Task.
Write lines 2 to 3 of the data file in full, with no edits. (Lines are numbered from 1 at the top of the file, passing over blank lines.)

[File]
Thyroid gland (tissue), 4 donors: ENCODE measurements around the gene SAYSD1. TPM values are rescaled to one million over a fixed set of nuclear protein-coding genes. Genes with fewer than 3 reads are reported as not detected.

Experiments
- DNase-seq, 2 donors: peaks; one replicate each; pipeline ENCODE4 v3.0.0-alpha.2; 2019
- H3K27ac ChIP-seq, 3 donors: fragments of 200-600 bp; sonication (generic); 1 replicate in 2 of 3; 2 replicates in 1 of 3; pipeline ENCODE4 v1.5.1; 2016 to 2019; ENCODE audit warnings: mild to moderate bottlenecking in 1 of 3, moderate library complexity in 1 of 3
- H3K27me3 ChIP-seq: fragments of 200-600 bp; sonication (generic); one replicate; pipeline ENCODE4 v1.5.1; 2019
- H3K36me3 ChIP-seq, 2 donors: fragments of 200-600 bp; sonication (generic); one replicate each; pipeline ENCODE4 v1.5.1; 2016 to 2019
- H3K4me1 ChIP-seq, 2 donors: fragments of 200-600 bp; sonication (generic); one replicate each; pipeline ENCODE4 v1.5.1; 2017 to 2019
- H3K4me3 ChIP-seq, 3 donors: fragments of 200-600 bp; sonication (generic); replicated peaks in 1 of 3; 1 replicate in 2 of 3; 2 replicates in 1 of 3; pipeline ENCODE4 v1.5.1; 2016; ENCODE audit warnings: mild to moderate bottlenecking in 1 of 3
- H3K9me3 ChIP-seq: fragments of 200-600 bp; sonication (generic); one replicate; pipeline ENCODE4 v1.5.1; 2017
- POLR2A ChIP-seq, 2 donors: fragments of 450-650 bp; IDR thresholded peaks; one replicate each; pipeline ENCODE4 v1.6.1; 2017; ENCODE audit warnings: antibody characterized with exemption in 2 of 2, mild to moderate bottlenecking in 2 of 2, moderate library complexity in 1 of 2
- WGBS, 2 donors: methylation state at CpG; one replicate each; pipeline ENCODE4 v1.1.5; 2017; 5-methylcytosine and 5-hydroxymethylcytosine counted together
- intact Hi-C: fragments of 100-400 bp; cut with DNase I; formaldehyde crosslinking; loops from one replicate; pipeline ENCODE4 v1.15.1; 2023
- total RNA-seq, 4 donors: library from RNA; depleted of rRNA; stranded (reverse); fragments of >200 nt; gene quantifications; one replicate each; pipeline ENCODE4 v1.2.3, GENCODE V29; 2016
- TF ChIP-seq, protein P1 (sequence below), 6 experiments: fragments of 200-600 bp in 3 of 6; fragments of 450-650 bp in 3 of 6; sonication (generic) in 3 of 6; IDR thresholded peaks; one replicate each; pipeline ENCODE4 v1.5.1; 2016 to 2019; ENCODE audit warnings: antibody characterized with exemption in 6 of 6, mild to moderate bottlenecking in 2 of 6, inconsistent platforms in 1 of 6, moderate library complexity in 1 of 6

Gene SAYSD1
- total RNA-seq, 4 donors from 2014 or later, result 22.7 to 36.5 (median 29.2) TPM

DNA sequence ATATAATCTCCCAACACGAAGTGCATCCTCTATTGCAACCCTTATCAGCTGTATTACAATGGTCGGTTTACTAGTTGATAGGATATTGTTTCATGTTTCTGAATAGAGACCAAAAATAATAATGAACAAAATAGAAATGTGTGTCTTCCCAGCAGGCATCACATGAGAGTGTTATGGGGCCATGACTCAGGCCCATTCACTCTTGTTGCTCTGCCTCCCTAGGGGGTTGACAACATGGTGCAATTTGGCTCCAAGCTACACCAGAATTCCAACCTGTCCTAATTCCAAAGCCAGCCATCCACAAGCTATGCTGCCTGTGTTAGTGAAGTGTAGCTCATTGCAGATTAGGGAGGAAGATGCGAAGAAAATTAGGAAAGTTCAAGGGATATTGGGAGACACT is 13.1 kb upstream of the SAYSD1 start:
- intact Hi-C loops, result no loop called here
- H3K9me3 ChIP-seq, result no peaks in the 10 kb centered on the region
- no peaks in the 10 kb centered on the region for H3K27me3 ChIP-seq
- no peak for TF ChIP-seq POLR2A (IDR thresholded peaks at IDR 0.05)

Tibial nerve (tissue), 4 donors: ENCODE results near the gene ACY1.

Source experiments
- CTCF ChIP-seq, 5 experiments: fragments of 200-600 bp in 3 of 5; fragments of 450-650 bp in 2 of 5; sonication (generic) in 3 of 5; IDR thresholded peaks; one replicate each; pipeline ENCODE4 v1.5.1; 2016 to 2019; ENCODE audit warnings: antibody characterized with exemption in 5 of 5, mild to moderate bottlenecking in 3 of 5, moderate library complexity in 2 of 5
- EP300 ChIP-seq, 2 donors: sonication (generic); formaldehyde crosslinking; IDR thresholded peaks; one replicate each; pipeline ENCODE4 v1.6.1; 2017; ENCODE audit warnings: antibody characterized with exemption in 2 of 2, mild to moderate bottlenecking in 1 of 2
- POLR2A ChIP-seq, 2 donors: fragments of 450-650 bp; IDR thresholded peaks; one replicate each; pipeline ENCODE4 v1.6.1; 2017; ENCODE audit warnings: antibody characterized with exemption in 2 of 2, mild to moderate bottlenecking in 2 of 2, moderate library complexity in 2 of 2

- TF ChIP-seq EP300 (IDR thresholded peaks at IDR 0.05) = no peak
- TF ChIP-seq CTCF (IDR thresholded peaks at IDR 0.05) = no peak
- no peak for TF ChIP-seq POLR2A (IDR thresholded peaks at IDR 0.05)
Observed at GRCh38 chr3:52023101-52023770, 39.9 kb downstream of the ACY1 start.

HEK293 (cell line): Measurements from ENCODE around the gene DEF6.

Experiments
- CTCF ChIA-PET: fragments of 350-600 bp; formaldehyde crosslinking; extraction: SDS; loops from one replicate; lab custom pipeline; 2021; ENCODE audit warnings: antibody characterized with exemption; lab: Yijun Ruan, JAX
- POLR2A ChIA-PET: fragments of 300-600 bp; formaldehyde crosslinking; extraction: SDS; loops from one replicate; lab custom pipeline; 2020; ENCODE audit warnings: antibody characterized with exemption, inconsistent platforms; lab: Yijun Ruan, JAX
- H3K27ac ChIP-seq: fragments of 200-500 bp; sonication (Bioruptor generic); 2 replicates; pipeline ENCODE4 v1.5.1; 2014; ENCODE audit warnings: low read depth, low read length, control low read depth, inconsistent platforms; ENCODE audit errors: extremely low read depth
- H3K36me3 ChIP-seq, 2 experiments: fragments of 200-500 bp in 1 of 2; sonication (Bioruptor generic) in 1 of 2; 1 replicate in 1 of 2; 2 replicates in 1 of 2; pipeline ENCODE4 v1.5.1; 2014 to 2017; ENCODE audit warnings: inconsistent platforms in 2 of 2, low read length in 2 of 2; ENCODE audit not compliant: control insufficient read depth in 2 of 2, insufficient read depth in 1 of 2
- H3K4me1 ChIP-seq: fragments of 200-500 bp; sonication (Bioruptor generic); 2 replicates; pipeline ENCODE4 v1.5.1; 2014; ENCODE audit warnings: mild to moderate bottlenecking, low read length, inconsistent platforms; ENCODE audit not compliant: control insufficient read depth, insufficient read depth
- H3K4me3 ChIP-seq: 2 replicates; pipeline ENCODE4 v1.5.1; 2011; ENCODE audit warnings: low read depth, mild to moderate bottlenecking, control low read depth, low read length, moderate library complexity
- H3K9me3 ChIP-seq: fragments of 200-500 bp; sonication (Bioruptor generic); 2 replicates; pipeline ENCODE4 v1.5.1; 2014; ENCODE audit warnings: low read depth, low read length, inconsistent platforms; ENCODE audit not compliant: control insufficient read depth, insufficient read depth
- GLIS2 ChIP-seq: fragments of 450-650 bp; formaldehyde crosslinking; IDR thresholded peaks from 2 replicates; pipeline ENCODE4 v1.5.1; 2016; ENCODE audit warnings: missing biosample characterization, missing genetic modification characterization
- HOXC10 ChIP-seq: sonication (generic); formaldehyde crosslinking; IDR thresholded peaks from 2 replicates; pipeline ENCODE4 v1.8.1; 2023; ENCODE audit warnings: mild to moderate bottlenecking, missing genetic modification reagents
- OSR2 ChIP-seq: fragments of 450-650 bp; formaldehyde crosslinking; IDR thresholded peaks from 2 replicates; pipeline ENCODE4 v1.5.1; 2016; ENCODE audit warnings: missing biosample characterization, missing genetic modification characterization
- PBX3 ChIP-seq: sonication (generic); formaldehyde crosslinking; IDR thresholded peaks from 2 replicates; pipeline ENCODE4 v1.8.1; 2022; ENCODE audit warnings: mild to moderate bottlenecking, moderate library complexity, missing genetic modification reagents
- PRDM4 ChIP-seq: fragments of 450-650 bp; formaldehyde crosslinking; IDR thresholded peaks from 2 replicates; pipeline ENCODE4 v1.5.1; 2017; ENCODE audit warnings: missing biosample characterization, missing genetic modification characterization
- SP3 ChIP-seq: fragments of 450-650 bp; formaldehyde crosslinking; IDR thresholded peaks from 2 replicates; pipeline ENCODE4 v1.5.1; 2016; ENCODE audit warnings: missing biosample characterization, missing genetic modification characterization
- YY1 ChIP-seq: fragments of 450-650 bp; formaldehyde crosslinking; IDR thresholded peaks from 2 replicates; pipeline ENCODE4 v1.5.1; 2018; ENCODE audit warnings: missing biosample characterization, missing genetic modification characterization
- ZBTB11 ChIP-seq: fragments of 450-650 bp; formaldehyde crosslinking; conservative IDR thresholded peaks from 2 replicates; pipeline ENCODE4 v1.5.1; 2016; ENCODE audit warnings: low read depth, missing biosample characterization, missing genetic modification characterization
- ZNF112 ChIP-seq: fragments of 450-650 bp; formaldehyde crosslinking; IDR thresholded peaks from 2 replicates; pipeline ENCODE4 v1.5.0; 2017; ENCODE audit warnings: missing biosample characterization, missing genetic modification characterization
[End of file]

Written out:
Experiments
- DNase-seq, 2 donors: peaks; one replicate each; pipeline ENCODE4 v3.0.0-alpha.2; 2019